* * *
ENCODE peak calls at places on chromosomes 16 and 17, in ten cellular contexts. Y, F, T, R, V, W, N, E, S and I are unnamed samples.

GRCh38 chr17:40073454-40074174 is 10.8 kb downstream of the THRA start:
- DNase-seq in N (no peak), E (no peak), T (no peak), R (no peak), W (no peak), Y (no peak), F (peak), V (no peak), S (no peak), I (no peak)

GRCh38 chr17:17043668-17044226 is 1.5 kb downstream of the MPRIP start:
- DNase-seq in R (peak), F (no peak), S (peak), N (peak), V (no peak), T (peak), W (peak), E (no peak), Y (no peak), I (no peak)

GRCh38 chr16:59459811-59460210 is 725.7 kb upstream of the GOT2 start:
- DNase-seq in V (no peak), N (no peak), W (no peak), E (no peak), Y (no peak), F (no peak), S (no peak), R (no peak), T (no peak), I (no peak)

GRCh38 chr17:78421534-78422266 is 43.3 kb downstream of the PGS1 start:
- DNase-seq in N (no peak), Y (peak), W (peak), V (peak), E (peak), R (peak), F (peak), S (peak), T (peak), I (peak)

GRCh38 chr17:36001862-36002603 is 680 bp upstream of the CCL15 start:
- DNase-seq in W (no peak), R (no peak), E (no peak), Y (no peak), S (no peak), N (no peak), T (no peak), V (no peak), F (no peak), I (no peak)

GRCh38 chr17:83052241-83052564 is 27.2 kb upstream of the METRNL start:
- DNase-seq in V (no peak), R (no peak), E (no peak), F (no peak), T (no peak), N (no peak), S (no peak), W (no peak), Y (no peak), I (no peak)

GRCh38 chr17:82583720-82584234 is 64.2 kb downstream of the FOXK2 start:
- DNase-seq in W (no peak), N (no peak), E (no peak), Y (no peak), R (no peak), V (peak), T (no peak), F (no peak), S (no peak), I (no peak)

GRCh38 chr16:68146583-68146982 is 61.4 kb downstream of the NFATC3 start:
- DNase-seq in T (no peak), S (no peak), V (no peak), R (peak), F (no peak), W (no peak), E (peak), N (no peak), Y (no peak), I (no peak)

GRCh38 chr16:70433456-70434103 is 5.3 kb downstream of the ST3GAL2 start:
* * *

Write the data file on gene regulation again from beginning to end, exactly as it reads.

ENCODE peak calls at places on chromosomes 16 and 17, in ten cellular contexts. Y, F, T, R, V, W, N, E, S and I are unnamed samples.

GRCh38 chr17:40073454-40074174 is 10.8 kb downstream of the THRA start:
- DNase-seq in N (no peak), E (no peak), T (no peak), R (no peak), W (no peak), Y (no peak), F (peak), V (no peak), S (no peak), I (no peak)

GRCh38 chr17:17043668-17044226 is 1.5 kb downstream of the MPRIP start:
- DNase-seq in R (peak), F (no peak), S (peak), N (peak), V (no peak), T (peak), W (peak), E (no peak), Y (no peak), I (no peak)

GRCh38 chr16:59459811-59460210 is 725.7 kb upstream of the GOT2 start:
- DNase-seq in V (no peak), N (no peak), W (no peak), E (no peak), Y (no peak), F (no peak), S (no peak), R (no peak), T (no peak), I (no peak)

GRCh38 chr17:78421534-78422266 is 43.3 kb downstream of the PGS1 start:
- DNase-seq in N (no peak), Y (peak), W (peak), V (peak), E (peak), R (peak), F (peak), S (peak), T (peak), I (peak)

GRCh38 chr17:36001862-36002603 is 680 bp upstream of the CCL15 start:
- DNase-seq in W (no peak), R (no peak), E (no peak), Y (no peak), S (no peak), N (no peak), T (no peak), V (no peak), F (no peak), I (no peak)

GRCh38 chr17:83052241-83052564 is 27.2 kb upstream of the METRNL start:
- DNase-seq in V (no peak), R (no peak), E (no peak), F (no peak), T (no peak), N (no peak), S (no peak), W (no peak), Y (no peak), I (no peak)

GRCh38 chr17:82583720-82584234 is 64.2 kb downstream of the FOXK2 start:
- DNase-seq in W (no peak), N (no peak), E (no peak), Y (no peak), R (no peak), V (peak), T (no peak), F (no peak), S (no peak), I (no peak)

GRCh38 chr16:68146583-68146982 is 61.4 kb downstream of the NFATC3 start:
- DNase-seq in T (no peak), S (no peak), V (no peak), R (peak), F (no peak), W (no peak), E (peak), N (no peak), Y (no peak), I (no peak)

GRCh38 chr16:70433456-70434103 is 5.3 kb downstream of the ST3GAL2 start: